Tuesday, October 19, 2010
INITIAL POST: Remember this from August?
Well, here's the update:
Want a good, shorthand way to determine if an NGO is collaborating with the occupation in Afghanistan? Look and see if they are scrambling to climb aboard the US public relations campaign against wikileaks. So far, we have Amnesty International, CIVIC, the Open Society Institute, the Afghanistan Independent Human Rights Commission and the the Kabul office of International Crisis Group, and, now, Reporters Without Borders:The presence of the Open Society Institute, an organization funded by George Soros, is an interesting one. Perhaps, it is to be expected that an NGO funded by a currency speculator is, at the end of the day, supportive of the violent modernization project underway in Afghanistan. Indeed, don't all of these organizations rely upon such an endeavor for their very existence?
The Pentagon has a task force of about 100 people reading the leaked documents to assess the damage done and working, for instance, to alert Afghans who might be identified by name and now could be in danger.
Taliban spokesmen have said they would use the material to try to hunt down people who've been cooperating with what the Taliban considers a foreign invader. That has aroused the concern of several human rights group operating in Afghanistan — as well as Paris-based media watchdog Reporters Without Borders, which on Thursday accused Wikileaks of recklessness.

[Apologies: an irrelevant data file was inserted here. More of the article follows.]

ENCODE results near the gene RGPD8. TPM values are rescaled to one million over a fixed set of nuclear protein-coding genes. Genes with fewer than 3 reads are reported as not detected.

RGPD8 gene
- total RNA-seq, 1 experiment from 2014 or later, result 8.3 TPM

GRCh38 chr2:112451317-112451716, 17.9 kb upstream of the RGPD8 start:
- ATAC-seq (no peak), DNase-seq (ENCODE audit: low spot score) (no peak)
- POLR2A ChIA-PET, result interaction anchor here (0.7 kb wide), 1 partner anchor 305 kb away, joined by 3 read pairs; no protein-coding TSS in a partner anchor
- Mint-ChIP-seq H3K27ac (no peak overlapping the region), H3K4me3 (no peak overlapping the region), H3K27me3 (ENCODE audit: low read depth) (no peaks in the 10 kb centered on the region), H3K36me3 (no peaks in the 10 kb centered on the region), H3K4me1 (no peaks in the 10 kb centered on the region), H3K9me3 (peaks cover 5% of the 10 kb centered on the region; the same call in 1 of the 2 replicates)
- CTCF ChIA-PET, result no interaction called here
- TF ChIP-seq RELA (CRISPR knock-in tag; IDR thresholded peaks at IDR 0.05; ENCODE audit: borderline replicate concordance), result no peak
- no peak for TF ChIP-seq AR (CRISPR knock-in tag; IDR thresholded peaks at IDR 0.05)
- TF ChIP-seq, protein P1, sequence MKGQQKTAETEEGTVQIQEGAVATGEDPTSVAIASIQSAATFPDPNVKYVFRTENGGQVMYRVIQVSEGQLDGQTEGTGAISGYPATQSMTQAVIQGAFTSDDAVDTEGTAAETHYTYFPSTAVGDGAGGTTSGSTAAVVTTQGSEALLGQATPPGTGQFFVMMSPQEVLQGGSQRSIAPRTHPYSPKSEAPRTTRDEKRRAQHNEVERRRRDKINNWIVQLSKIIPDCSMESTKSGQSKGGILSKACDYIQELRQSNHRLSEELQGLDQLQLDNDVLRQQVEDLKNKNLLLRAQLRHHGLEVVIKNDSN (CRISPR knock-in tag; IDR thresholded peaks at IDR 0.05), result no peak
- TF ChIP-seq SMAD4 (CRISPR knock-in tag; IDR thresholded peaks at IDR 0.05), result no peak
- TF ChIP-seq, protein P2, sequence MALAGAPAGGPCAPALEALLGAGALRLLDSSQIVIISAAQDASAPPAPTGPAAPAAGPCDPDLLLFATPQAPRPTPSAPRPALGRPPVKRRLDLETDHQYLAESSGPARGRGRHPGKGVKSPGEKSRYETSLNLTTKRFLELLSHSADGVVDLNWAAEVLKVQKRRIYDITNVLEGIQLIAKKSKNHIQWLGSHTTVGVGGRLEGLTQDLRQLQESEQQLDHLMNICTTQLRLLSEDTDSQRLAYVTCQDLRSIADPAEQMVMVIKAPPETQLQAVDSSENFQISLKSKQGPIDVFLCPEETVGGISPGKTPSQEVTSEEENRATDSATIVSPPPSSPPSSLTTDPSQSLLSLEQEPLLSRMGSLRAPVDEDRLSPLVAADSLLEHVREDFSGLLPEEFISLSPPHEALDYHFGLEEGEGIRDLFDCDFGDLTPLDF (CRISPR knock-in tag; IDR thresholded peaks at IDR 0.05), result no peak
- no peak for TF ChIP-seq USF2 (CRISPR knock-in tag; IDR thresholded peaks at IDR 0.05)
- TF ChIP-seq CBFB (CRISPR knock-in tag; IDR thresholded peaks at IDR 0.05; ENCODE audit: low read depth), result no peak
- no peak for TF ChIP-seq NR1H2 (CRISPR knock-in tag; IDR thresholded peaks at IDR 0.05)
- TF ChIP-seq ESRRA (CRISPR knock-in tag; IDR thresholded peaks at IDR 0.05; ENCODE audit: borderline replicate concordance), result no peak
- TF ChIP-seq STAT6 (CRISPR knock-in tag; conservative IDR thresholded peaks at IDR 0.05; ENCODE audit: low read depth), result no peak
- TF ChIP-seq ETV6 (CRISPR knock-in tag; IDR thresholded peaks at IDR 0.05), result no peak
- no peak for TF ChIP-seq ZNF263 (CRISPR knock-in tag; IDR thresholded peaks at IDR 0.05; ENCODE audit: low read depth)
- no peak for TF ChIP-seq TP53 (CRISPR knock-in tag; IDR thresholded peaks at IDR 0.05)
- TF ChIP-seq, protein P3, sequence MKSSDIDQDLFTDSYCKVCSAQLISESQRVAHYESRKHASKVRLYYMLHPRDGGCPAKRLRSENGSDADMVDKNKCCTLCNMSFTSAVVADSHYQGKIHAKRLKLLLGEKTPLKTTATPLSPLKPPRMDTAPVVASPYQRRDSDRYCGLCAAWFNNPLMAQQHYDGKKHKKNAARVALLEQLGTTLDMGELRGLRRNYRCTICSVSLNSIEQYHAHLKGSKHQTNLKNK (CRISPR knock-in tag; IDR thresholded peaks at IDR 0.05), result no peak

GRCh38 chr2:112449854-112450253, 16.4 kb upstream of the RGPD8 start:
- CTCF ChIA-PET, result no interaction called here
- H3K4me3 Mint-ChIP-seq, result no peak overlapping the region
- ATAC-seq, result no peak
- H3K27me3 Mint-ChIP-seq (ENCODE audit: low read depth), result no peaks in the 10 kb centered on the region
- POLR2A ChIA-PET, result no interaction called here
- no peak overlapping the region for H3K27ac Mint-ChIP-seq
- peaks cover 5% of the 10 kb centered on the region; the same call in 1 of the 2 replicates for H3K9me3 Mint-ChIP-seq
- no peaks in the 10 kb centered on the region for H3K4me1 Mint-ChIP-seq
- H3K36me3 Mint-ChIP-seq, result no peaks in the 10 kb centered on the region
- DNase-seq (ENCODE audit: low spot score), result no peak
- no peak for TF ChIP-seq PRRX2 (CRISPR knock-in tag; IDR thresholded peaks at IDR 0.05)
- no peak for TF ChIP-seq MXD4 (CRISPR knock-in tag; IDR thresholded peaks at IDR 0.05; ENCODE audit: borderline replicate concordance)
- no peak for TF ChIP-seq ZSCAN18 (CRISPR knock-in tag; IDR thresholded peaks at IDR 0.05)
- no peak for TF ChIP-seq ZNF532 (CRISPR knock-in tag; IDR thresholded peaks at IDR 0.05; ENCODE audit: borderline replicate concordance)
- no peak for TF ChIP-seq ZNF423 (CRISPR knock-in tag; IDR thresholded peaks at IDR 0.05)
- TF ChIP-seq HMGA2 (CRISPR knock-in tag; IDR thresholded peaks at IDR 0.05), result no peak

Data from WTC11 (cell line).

Jean-Francois Julliard, the group's secretary-general, said that WikiLeaks showed incredible irresponsibility when posting the documents online.
No doubt all five of the organizations that rushed to the microphone to malign WikiLeaks have been rewarded handsomely for their participation in this recent PSYOPS campaign.
With a new round of document leaks from the whistleblower organization WikiLeaks expected on Monday, a separate leak of a letter related to a previous leak suggests administration claims regarding the risks to intelligence sources were, as with so many statements beforehand, a lie.
The August letter, from Secretary of Defense Robert Gates to Senate Armed Services Committee chair Sen. Carl Levin (D – MI), conceded that the WikiLeaks documents related to the Afghan War did not expose any sensitive intelligence sources. He insisted the documents were still a threat to national security.
The private letter was released at roughly the same time that Secretary Gates and other Pentagon officials were making public proclamations about the number of people WikiLeaks had potentially killed in releasing the information.